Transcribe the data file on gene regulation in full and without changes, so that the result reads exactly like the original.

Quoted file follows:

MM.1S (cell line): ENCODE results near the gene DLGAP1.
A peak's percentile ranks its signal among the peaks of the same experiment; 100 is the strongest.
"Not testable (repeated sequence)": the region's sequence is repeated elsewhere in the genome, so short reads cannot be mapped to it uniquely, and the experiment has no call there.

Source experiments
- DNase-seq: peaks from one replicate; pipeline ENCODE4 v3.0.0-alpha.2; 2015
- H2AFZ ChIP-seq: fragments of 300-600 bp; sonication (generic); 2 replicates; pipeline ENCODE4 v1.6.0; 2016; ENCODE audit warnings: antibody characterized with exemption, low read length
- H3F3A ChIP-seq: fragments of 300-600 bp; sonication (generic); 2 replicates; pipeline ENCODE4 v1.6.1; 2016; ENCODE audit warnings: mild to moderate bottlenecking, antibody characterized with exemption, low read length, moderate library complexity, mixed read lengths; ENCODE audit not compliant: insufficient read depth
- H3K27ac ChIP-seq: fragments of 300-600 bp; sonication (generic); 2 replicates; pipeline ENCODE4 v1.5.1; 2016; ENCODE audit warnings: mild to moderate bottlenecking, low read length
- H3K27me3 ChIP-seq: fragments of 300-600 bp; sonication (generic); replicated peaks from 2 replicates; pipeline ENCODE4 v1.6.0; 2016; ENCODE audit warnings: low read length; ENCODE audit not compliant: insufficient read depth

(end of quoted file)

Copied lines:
MM.1S (cell line): ENCODE results near the gene DLGAP1.
A peak's percentile ranks its signal among the peaks of the same experiment; 100 is the strongest.
"Not testable (repeated sequence)": the region's sequence is repeated elsewhere in the genome, so short reads cannot be mapped to it uniquely, and the experiment has no call there.

Source experiments
- DNase-seq: peaks from one replicate; pipeline ENCODE4 v3.0.0-alpha.2; 2015
- H2AFZ ChIP-seq: fragments of 300-600 bp; sonication (generic); 2 replicates; pipeline ENCODE4 v1.6.0; 2016; ENCODE audit warnings: antibody characterized with exemption, low read length
- H3F3A ChIP-seq: fragments of 300-600 bp; sonication (generic); 2 replicates; pipeline ENCODE4 v1.6.1; 2016; ENCODE audit warnings: mild to moderate bottlenecking, antibody characterized with exemption, low read length, moderate library complexity, mixed read lengths; ENCODE audit not compliant: insufficient read depth
- H3K27ac ChIP-seq: fragments of 300-600 bp; sonication (generic); 2 replicates; pipeline ENCODE4 v1.5.1; 2016; ENCODE audit warnings: mild to moderate bottlenecking, low read length
- H3K27me3 ChIP-seq: fragments of 300-600 bp; sonication (generic); replicated peaks from 2 replicates; pipeline ENCODE4 v1.6.0; 2016; ENCODE audit warnings: low read length; ENCODE audit not compliant: insufficient read depth